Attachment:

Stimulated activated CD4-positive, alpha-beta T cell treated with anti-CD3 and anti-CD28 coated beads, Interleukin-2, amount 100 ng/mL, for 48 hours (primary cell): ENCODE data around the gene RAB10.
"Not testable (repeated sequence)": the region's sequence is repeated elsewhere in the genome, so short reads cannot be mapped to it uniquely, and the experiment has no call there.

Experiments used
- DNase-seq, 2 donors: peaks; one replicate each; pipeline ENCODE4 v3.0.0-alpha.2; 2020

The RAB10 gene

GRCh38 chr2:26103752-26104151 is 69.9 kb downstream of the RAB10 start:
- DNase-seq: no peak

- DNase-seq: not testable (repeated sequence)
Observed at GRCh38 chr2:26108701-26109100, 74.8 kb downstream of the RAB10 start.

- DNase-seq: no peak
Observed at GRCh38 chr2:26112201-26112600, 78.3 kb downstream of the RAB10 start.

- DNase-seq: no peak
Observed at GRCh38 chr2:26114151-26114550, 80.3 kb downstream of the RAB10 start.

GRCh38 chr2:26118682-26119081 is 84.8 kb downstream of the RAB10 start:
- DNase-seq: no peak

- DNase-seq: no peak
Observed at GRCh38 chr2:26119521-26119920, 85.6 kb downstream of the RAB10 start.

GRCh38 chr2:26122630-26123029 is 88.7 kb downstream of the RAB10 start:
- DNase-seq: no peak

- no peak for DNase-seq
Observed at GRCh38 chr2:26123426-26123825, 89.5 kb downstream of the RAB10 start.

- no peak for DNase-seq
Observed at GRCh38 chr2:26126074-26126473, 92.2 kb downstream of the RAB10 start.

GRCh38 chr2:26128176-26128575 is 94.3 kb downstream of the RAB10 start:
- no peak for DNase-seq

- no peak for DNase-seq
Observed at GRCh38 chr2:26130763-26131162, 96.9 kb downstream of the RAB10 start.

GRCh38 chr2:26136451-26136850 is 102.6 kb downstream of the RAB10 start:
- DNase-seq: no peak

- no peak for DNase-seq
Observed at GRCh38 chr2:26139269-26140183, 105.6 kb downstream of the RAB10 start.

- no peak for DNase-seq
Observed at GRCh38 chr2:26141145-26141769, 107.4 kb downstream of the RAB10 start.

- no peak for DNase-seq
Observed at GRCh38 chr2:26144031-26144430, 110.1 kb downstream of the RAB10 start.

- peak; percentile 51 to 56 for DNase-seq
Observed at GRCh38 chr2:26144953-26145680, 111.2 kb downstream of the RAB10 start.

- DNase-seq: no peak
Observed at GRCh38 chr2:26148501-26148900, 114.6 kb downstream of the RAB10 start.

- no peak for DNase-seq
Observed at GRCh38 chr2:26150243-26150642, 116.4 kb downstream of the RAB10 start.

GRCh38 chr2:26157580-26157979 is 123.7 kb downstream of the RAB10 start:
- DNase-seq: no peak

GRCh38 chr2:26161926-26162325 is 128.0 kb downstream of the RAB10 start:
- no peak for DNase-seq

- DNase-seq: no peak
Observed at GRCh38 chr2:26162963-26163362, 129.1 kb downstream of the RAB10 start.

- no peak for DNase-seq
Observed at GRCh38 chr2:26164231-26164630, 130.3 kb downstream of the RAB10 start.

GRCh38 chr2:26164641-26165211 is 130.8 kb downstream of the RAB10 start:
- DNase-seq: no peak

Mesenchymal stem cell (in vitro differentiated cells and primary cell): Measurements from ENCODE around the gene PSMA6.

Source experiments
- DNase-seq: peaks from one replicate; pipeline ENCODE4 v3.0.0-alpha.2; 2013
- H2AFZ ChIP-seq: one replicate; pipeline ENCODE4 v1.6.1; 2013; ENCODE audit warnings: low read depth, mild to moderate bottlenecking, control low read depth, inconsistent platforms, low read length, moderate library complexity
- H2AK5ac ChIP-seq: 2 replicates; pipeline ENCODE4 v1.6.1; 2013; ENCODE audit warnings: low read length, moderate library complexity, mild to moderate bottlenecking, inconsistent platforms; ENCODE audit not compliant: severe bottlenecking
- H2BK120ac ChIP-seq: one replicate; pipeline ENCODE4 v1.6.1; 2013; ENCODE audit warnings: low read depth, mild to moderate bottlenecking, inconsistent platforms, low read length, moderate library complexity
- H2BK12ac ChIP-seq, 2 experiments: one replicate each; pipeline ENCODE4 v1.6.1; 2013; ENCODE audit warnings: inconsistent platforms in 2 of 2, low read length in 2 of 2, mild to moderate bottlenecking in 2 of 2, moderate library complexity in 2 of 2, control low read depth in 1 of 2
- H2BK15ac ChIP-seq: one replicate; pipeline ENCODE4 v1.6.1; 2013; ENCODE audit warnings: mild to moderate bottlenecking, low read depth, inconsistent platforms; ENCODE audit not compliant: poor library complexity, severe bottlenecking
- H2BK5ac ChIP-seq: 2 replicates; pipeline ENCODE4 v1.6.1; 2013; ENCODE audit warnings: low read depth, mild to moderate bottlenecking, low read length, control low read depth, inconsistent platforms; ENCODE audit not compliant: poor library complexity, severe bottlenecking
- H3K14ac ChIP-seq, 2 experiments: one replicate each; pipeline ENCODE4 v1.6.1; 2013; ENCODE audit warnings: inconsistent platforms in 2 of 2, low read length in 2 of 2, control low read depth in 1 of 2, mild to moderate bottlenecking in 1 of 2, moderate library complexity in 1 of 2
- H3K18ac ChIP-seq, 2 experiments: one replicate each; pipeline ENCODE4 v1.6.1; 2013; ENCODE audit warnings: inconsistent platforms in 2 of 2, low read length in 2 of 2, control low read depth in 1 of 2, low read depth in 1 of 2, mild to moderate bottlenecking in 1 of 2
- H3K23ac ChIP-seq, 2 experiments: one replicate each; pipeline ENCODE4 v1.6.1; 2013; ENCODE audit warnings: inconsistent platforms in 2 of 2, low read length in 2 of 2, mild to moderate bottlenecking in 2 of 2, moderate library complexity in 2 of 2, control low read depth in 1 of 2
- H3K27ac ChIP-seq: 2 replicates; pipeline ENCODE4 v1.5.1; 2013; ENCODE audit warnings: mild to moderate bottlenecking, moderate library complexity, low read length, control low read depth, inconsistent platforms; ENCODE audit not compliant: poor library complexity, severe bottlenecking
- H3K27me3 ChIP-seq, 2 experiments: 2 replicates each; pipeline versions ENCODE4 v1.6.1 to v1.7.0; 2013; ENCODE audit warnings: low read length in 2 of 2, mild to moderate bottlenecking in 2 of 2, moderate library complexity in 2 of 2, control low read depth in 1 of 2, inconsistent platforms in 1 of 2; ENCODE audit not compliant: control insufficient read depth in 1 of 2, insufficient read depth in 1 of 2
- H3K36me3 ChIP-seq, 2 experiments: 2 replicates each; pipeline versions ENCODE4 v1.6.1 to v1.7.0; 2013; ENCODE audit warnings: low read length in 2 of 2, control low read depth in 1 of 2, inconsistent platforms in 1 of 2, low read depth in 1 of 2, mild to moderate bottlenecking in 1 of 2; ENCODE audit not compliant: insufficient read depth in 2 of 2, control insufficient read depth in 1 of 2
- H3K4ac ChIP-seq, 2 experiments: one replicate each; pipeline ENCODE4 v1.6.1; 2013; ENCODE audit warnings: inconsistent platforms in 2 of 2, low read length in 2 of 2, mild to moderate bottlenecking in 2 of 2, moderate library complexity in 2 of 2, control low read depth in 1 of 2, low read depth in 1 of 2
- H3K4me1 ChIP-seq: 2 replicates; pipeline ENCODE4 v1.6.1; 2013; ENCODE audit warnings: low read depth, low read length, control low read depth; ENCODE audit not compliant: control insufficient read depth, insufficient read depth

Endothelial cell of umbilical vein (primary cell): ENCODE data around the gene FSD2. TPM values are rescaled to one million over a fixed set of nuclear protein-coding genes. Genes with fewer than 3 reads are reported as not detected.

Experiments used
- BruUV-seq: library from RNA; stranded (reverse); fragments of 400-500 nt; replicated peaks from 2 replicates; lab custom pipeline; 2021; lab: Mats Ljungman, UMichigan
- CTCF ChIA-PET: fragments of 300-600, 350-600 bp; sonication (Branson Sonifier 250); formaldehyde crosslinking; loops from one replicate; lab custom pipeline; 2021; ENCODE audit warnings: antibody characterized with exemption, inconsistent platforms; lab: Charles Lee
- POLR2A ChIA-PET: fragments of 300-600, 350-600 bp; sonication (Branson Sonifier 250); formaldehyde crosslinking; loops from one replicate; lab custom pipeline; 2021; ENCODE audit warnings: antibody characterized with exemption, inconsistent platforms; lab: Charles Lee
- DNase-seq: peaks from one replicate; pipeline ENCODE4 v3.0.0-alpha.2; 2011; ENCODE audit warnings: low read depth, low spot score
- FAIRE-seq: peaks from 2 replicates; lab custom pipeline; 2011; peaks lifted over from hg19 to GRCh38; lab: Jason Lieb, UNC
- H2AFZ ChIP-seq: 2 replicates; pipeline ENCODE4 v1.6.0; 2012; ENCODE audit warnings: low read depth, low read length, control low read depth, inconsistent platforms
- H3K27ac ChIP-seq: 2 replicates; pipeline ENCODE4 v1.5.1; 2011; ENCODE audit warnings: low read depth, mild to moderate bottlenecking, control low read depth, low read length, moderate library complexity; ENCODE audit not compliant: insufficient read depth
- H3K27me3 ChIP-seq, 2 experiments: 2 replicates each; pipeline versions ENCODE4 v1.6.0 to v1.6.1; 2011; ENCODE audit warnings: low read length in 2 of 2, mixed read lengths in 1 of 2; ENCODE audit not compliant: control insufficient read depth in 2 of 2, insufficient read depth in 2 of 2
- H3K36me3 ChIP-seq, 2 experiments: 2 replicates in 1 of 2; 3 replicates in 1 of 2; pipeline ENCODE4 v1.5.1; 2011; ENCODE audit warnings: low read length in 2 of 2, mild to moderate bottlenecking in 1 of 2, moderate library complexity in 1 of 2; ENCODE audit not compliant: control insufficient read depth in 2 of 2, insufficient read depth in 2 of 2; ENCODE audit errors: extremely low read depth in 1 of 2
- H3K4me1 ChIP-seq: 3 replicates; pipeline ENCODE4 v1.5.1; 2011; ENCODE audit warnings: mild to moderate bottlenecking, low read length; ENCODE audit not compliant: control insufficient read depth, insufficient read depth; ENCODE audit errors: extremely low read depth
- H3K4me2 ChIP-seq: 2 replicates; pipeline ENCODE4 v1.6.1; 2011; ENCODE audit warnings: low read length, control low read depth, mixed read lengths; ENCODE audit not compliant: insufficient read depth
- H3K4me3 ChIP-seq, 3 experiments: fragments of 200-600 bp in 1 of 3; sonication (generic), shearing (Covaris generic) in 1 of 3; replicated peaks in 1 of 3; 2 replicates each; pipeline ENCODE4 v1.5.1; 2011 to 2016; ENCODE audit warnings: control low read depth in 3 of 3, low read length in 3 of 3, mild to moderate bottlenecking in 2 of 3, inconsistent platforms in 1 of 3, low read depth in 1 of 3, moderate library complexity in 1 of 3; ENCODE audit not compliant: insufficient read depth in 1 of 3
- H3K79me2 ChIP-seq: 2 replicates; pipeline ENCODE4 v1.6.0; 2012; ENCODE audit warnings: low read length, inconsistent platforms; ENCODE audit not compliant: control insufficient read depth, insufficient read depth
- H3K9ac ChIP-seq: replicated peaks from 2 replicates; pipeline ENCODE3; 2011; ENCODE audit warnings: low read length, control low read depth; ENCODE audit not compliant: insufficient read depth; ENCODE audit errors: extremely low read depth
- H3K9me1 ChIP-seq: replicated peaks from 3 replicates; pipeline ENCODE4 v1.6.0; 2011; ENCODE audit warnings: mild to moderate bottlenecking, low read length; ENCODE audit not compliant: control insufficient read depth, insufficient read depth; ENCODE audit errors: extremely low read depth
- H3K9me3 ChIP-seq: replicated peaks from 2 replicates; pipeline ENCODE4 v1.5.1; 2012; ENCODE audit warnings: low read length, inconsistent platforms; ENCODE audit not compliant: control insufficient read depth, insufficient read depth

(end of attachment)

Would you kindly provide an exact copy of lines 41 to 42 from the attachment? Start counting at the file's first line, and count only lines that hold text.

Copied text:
Observed at GRCh38 chr2:26150243-26150642, 116.4 kb downstream of the RAB10 start.

GRCh38 chr2:26157580-26157979 is 123.7 kb downstream of the RAB10 start: